I’ve been watching a lot of these shows lately where a guest entrepreneur visits some business and tears it apart – telling the owners everything that is wrong with their business.  A couple of my favorites are “The Profit” and “Restaurant Impossible.”  The thing that amazes me – week after week – is the resistance these owners of failing businesses have to “change.”  Moreover, I’m amazed at their unwillingness to even listen to ideas about change.  Which brings me to the point of this blog…

“Listening” in and of itself has become a lost art!

doggy on phone

Before I entered the digital marketing world several years ago, I used to manage restaurants (which explains my fascination with Restaurant Impossible).  As a General Manager, one of the things I was tasked with was training new managers.  One of my favorite exercises was to bring the manager to the center of the dining room and tell him/her to close their eyes.  I’d usually get a little bit of a strange look from the manager but after telling them to trust me, they’d end up doing it.  The first question I’d ask: “What do you hear?”  Usually the response would be something like, “The restaurant is noisy.”  So – digging deeper – again I’d ask, “What do you really hear?”  Is the kitchen too noisy?  Is the music too quiet/loud?  Is there a loud group of guests?  Can you hear the servers talking about their personal lives in the service stations?

Once the manager really started to listen, they became aware of a whole different feeling within the restaurant.  After opening their eyes, they’d look around the restaurant and “see” things they really hadn’t noticed before.  And, as they got better at listening, they usually became better at using all of their senses to actually ‘manage’ rather than just be a staff/task babysitter.

How does this apply to choosing an online marketing agency?

Quite simply, if you are contacting multiple agencies looking for a particular service, you should be paying attention to whether you feel your contact is actually listening to you.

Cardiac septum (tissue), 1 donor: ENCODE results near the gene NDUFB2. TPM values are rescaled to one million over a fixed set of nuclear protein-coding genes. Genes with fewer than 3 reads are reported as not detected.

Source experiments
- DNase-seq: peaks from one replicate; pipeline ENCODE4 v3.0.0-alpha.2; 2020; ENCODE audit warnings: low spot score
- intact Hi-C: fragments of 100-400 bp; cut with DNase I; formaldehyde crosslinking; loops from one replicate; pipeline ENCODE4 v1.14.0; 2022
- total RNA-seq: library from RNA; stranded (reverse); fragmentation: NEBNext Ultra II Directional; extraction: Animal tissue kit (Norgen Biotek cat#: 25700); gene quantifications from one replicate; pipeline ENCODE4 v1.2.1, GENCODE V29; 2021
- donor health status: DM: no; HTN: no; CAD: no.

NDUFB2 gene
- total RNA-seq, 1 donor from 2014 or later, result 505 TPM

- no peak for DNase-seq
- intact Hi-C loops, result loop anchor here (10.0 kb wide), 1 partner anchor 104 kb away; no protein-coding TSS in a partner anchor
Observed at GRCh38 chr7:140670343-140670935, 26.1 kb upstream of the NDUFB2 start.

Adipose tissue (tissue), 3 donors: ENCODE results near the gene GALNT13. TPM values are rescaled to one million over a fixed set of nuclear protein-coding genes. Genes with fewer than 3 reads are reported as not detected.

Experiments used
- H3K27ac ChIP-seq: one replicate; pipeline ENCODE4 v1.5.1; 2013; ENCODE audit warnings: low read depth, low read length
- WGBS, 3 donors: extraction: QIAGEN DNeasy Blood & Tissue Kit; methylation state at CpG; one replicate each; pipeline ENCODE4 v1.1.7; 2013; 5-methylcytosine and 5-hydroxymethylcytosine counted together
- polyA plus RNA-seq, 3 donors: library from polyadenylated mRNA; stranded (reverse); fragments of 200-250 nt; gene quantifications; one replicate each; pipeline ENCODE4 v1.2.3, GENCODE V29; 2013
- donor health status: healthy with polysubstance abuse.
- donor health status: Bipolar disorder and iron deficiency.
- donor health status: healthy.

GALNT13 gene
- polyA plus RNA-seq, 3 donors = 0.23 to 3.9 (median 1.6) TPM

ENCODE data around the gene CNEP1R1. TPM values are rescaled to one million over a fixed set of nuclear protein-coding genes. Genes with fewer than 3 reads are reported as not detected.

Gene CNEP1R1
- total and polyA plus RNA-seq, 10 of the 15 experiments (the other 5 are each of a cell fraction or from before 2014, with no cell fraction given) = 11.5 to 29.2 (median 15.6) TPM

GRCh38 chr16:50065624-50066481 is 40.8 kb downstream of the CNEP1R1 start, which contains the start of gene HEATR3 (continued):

Are they asking questions about what you said?  Are they asking questions about your business (and not just your website)?  Are they making suggestions and sharing ideas about similar situations they’ve encountered.  Or – are they fixated on finding how much budget you have and then plugging you into some pre-determined “program” they have.

In fairness, YOU need to be a good listener too.

Is your contact making suggestions that sound aligned with your goals?  Does your contact seem to understand your business?  Are they repeating key points to indicate their understanding?  If so, you’re on the right track.

Part of your listening development will also be being open to suggestions. 

We often get calls from people thinking that they need SEO to solve their online marketing problems.  While pretty much every website eventually needs SEO – don’t pigeon-hole yourself to just that solution.  The questions you have to ask yourself are: what are your actual measurable online marketing goals?  If the answer is simply “sales”, you’re not listening.  While that is usually the eventual goal for all businesses, the real question is: how do I get there?

Increasing your keyword placement rankings doesn’t always mean more sales.  Traffic – yes… sales, not necessarily.  Maybe your site needs a better checkout process.  Maybe your highest traffic volume keywords don’t convert very well for your site.  Maybe you need to do some testing with paid search.

The point is, no two businesses are identical. 

What works for one will not universally work for another – online or in the ‘real’ world.  So, digital marketing companies offering cookie-cutter solutions are definitely something to be wary of.  Make sure your sales representative is listening and understands your goals – and/or is presenting new ideas you may not have thought of that are still aligned with your goals.

Practice listening to see if they are really listening.

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